January 2005

First published January 20, 2005, in Between the Lines

Some of the nastiest mail I receive is not from right-wing homophobes, or even bitter ex-boyfriends, but from members of our own community who think I’m not progressive enough. For example, shortly after I argued in Second Thoughts on Civil Unions that we ought to fight for civil unions now and marriage later, I received an e-mail message with the following subject-line:

“Why are you such an Uncle Tom faggot?”

There was no text to the message, and no signature — just the subject-line. With some ambivalence, I wrote back:

“I received a message from you with the subject-line ‘Why are you such an Uncle Tom faggot?’ but no text. Was there supposed to be text, or did the question in the subject-line exhaust what you have to say on the issue?”

I didn’t expect a response: I just wanted to remind the writer that there was a person receiving his e-mail on the other end of cyberspace. Not that it did much good: a few weeks later I received a message with a similar subject-line and a long tirade accusing me, in the most obnoxious terms possible, of selling out our rights.

That kind of attack is unfortunate for a number of reasons, not least of which that it distracts us from the productive dialogue we should be having instead. I’m the first to admit that I could be wrong in the strategy I proposed for securing equal marriage rights. But if you’re going to attack that strategy, please try first to understand it. In brief, I argued that:

1. Properly crafted civil-unions legislation could grant all of the legal incidents of marriage (albeit under a different name). I am not talking about “watered-down” civil unions here; I’m talking about the full legal enchilada.

2. The difference between such unions and marriage, since it is not a difference in legal incidents, appears to be a difference in level of social endorsement carried by the “m-word.”

3. Our best strategy (in most states) for securing the tremendously important legal incidents is to fight for them under the name “civil unions.”

4. Our best strategy for securing the social endorsement (i.e., marriage under the name “marriage”) is first to secure the legal incidents. Then people will look at our civil unions, realize that they are virtually indistinguishable from marriages, start calling them marriages, and gradually forget why they objected to doing so before. That’s what happened in Scandinavia, and it’s happening elsewhere in Europe.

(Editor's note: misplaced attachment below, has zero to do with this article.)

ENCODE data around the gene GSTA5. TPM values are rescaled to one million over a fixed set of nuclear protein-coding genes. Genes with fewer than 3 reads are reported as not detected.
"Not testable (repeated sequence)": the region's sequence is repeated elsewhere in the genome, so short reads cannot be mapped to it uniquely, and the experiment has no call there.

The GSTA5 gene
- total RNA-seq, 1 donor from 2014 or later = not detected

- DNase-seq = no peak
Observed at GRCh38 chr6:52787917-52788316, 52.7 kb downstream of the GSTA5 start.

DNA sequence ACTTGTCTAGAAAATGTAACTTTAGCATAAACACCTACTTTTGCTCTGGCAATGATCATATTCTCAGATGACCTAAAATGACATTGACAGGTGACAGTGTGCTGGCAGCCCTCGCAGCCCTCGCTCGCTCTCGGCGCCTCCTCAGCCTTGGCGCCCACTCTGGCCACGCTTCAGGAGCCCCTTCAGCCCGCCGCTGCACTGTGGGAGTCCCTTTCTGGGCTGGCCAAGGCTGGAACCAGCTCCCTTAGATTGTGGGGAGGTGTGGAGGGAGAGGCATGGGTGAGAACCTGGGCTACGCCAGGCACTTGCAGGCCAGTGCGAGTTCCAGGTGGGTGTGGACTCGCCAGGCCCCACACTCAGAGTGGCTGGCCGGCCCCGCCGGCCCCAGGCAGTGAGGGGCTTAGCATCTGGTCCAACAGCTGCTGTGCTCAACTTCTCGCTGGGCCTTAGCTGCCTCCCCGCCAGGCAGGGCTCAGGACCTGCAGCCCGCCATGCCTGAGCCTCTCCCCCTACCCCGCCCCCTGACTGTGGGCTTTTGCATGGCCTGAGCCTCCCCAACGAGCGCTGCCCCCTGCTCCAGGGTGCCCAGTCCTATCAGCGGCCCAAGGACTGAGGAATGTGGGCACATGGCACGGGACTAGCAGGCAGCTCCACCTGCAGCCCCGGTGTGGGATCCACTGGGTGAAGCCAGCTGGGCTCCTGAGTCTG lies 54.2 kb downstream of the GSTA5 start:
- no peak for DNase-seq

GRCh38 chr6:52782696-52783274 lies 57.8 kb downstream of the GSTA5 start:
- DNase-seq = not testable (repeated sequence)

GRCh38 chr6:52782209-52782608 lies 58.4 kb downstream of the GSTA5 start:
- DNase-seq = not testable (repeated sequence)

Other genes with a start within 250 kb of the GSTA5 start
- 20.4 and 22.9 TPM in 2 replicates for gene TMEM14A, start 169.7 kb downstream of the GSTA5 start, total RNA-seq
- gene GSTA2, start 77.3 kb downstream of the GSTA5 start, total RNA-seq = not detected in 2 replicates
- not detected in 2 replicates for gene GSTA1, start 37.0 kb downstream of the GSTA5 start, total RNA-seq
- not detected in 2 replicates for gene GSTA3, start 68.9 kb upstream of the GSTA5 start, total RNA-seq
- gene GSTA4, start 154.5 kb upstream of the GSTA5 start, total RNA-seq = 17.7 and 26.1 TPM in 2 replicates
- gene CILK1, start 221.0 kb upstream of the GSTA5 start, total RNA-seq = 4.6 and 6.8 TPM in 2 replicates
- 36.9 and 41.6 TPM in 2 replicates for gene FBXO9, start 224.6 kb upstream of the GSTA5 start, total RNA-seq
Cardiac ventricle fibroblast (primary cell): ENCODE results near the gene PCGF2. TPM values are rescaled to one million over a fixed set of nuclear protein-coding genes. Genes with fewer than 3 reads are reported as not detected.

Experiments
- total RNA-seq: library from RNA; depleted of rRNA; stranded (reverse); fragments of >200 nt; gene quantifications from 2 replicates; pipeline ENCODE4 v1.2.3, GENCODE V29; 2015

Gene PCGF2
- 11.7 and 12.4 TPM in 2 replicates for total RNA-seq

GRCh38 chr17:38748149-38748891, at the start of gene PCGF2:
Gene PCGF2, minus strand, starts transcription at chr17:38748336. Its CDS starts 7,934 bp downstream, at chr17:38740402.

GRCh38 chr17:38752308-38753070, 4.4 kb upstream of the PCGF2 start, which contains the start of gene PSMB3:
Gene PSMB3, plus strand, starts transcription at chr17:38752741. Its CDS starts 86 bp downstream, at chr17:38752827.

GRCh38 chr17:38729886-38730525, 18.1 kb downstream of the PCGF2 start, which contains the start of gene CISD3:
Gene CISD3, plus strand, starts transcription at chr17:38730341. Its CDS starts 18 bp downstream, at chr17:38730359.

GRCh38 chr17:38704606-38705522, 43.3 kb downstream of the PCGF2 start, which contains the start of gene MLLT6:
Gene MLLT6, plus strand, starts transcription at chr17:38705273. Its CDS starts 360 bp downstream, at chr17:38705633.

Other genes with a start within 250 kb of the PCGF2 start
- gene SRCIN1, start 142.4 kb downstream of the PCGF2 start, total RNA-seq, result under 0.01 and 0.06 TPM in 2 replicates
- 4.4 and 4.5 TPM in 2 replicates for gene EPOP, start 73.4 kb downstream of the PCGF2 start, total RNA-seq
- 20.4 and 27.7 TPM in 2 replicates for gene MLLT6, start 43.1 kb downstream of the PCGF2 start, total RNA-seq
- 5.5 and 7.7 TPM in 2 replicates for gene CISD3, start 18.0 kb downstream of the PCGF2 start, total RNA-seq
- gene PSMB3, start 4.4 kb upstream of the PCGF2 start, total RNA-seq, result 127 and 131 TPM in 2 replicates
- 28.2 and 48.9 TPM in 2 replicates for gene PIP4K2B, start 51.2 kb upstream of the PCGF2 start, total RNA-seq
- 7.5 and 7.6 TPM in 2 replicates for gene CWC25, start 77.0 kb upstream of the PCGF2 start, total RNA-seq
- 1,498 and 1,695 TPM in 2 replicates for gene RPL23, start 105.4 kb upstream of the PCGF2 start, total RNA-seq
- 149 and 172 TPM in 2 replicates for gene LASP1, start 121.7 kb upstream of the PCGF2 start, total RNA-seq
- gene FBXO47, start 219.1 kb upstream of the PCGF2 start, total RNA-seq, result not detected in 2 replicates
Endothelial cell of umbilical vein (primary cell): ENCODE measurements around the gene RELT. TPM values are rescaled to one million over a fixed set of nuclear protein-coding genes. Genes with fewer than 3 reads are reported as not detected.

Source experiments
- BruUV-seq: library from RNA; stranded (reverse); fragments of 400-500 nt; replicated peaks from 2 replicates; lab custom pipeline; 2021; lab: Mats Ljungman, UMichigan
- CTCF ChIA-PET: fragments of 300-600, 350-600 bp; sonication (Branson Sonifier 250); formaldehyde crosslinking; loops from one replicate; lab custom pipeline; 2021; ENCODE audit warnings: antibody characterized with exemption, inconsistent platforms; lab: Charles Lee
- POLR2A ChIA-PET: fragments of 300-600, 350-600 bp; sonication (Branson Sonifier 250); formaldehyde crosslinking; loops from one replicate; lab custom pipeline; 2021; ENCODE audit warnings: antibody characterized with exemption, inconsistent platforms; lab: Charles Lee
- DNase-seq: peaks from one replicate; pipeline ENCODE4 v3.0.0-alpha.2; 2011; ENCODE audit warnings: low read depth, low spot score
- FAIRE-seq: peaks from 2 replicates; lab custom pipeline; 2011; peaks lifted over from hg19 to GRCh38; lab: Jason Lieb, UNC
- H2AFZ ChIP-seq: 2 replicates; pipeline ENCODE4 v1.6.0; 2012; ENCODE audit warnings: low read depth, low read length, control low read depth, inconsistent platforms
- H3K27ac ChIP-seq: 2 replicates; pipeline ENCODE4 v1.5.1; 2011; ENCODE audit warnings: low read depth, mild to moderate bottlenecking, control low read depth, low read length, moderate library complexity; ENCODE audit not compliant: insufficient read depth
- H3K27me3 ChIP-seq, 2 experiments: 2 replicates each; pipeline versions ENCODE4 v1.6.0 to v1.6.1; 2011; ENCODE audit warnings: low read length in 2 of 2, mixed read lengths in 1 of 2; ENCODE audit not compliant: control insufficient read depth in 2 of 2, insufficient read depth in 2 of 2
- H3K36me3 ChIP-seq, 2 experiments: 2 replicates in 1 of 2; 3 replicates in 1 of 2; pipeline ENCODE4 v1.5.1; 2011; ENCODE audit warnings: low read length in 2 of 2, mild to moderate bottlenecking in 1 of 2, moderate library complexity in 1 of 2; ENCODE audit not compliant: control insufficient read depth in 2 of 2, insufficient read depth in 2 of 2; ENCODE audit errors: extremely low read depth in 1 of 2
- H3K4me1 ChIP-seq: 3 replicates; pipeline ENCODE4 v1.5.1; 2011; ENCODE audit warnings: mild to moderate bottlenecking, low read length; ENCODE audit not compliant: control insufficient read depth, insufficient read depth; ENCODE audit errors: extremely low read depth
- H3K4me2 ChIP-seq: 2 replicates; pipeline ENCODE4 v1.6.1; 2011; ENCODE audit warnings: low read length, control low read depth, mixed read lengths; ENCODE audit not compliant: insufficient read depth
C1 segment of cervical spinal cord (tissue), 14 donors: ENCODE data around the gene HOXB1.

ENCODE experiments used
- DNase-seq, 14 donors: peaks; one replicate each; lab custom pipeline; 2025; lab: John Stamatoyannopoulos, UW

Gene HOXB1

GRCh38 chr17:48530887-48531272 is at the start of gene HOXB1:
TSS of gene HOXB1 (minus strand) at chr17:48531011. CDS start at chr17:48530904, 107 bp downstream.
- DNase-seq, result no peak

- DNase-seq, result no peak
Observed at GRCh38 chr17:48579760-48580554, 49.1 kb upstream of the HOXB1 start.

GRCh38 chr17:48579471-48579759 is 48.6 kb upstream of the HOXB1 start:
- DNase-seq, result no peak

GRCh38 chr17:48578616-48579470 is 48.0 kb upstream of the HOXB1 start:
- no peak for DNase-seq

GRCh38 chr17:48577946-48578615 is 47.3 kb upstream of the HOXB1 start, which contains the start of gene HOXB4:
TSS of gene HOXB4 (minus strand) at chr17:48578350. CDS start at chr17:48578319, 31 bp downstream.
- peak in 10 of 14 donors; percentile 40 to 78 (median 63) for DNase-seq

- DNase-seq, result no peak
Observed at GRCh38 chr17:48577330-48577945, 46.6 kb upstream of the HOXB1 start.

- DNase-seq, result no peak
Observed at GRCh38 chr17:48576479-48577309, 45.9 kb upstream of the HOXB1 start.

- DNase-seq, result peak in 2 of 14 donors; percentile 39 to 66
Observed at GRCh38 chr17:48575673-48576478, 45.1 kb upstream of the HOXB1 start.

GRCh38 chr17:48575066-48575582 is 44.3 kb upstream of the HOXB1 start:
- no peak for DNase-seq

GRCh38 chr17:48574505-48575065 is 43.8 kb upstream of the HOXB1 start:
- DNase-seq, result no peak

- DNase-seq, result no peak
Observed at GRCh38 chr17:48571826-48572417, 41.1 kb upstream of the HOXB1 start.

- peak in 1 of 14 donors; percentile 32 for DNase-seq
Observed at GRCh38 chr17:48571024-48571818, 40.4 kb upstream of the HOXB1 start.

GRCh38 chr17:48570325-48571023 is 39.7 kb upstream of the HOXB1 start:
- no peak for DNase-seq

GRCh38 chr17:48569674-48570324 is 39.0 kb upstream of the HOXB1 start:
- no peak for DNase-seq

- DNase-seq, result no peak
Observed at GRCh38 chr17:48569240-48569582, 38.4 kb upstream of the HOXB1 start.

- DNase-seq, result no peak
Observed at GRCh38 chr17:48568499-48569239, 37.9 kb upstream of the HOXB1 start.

5. Attempts to force the social endorsement too quickly (by demanding the name “marriage” above and beyond the legal incidents) may backfire, resulting in state constitutional bans not only on gay marriage but also on civil unions. The upshot would be to delay both the legal incidents and the social endorsement.

Any of the above points could be debated by reasonable people, but (4) and (5), especially, merit further discussion, including careful analysis of countries where similar strategies have been attempted. But rather than providing such analysis, my critics accuse me of endorsing a “separate but equal” line akin to that espoused by racial segregationists. Why should we settle for the back of the bus?

The segregationist analogy is a poor one. First, while it is certainly objectionable that we should ride on the back of the bus, we are barely even at the bus stop yet, much less on the bus. Let us not forget that in most places in this country, our relationships have no legal recognition whatsoever.

Second, and more important, I have argued that we should fight for identical legal incidents to those of marriage. This is not the back of the bus or a different bus: it’s the same bus with a different name.

Is that name difference silly? Yes, it’s silly — maybe even insulting. But when health benefits are denied to committed same-sex couples, when a person can’t get bereavement leave upon the death of her same-sex partner; when loving couples are split apart because one partner is a foreigner and can’t get citizenship, that’s far worse than silly or insulting — it’s downright cruel. I contend that we have a fighting chance at ending such cruelty, and that once we do so we’ll have an even better chance at ending the silly name-difference (again, see Scandinavia).